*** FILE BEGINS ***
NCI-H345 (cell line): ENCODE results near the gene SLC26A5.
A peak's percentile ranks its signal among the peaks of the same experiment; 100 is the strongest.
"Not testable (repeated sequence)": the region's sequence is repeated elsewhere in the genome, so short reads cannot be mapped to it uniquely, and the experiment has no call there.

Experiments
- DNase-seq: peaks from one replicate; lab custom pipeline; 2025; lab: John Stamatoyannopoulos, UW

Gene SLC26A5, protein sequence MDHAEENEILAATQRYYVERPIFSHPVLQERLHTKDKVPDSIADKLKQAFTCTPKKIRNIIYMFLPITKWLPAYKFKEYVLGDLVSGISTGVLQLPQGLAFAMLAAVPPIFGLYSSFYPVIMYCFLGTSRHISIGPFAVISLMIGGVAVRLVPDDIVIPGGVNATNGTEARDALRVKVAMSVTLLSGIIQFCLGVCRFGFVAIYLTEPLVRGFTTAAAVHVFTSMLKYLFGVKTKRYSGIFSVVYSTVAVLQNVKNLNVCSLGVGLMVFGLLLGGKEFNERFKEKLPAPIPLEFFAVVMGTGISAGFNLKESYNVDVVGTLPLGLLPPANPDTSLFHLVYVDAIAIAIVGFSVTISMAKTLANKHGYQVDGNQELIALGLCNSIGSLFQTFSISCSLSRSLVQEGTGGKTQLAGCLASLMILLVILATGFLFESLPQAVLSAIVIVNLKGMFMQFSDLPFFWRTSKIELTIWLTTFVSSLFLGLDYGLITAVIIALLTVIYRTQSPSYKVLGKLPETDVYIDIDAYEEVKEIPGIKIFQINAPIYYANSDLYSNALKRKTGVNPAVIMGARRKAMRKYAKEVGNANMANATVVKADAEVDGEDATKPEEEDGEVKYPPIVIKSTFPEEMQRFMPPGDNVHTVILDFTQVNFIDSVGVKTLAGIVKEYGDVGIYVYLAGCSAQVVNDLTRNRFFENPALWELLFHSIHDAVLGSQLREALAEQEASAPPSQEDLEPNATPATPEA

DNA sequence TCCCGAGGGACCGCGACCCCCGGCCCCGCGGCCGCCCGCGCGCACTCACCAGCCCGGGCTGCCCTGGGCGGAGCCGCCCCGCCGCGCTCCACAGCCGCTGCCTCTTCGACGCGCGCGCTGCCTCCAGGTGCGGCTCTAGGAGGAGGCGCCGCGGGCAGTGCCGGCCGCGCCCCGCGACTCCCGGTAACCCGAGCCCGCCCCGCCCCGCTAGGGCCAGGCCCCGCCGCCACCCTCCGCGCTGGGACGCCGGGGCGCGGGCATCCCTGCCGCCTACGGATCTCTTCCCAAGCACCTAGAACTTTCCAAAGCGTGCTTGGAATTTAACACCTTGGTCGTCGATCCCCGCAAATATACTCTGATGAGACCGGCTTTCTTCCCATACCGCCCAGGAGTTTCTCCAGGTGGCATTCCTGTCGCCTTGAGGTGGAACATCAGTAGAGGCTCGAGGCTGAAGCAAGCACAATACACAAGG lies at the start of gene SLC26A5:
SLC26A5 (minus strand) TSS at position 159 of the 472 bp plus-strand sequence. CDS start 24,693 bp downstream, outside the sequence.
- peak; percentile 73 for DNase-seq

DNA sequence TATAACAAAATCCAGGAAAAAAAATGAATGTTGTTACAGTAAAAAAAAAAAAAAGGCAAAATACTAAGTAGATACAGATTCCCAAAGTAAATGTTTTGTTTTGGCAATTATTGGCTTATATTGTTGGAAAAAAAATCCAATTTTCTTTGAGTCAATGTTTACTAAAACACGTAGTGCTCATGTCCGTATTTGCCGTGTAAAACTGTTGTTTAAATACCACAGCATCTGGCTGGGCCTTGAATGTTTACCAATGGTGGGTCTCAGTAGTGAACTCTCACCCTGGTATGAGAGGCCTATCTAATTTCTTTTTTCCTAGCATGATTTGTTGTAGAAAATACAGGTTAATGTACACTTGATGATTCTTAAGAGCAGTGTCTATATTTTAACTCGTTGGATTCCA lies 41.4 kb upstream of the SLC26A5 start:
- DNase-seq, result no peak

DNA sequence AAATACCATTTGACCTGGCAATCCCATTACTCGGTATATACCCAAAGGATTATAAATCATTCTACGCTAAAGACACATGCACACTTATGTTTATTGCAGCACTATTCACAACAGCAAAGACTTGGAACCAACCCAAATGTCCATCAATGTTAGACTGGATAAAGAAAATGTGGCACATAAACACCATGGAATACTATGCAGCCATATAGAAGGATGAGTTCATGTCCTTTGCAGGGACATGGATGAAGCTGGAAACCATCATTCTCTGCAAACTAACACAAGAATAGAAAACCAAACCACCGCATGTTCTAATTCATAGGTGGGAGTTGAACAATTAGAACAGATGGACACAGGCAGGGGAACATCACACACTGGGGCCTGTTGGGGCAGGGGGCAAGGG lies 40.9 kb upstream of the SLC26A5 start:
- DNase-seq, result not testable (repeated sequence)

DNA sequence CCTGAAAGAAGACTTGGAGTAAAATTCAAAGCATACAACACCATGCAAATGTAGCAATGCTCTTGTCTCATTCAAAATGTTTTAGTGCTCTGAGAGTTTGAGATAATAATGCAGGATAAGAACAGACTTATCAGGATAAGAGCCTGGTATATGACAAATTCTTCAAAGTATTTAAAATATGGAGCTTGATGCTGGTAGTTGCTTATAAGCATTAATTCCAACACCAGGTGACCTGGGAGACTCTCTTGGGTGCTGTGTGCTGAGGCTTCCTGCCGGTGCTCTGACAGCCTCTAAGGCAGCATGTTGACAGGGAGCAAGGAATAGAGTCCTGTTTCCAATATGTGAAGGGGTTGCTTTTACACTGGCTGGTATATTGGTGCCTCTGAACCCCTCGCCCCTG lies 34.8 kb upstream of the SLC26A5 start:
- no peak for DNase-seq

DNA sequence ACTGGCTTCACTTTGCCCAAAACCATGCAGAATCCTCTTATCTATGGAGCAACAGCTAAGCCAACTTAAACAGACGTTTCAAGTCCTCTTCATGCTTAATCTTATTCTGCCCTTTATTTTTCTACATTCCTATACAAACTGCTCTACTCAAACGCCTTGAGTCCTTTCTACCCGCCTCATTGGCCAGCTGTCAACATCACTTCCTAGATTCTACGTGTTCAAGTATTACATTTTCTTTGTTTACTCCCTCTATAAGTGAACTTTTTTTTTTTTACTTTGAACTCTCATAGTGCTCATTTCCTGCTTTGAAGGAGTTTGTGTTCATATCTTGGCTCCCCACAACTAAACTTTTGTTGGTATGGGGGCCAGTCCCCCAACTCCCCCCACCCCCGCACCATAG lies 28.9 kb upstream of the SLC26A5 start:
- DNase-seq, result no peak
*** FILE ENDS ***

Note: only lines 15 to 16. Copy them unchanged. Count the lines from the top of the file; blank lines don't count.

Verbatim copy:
- no peak for DNase-seq

DNA sequence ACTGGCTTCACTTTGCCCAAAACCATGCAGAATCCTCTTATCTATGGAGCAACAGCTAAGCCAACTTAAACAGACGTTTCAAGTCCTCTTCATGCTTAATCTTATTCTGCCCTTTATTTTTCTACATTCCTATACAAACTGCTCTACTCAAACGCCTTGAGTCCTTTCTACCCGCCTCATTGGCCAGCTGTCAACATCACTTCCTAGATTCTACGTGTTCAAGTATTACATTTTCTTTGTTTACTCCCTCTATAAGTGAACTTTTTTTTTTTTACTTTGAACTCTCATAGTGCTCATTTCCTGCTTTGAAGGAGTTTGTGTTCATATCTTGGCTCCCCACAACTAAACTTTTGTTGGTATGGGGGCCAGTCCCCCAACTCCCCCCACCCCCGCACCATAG lies 28.9 kb upstream of the SLC26A5 start: